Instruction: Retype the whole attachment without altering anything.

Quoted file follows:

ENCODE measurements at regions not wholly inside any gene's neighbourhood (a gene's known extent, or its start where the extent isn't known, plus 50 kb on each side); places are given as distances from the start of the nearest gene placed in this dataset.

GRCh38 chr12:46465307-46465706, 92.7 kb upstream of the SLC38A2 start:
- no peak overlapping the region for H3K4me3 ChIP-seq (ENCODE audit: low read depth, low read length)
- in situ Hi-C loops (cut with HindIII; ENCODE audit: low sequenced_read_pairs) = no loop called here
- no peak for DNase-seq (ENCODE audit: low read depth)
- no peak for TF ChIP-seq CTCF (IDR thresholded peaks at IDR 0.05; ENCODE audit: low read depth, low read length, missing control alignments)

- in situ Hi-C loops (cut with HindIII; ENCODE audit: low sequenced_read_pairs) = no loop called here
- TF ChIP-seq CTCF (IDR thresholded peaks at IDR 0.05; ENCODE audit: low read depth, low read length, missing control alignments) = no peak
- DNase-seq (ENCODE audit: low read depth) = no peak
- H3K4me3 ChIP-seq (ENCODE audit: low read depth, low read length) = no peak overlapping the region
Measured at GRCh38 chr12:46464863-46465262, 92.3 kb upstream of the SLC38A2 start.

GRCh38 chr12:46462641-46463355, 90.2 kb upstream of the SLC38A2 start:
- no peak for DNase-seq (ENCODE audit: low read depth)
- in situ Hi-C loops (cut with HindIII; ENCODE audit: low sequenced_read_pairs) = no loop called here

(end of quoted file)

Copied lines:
ENCODE measurements at regions not wholly inside any gene's neighbourhood (a gene's known extent, or its start where the extent isn't known, plus 50 kb on each side); places are given as distances from the start of the nearest gene placed in this dataset.

GRCh38 chr12:46465307-46465706, 92.7 kb upstream of the SLC38A2 start:
- no peak overlapping the region for H3K4me3 ChIP-seq (ENCODE audit: low read depth, low read length)
- in situ Hi-C loops (cut with HindIII; ENCODE audit: low sequenced_read_pairs) = no loop called here
- no peak for DNase-seq (ENCODE audit: low read depth)
- no peak for TF ChIP-seq CTCF (IDR thresholded peaks at IDR 0.05; ENCODE audit: low read depth, low read length, missing control alignments)

- in situ Hi-C loops (cut with HindIII; ENCODE audit: low sequenced_read_pairs) = no loop called here
- TF ChIP-seq CTCF (IDR thresholded peaks at IDR 0.05; ENCODE audit: low read depth, low read length, missing control alignments) = no peak
- DNase-seq (ENCODE audit: low read depth) = no peak
- H3K4me3 ChIP-seq (ENCODE audit: low read depth, low read length) = no peak overlapping the region
Measured at GRCh38 chr12:46464863-46465262, 92.3 kb upstream of the SLC38A2 start.

GRCh38 chr12:46462641-46463355, 90.2 kb upstream of the SLC38A2 start:
- no peak for DNase-seq (ENCODE audit: low read depth)
- in situ Hi-C loops (cut with HindIII; ENCODE audit: low sequenced_read_pairs) = no loop called here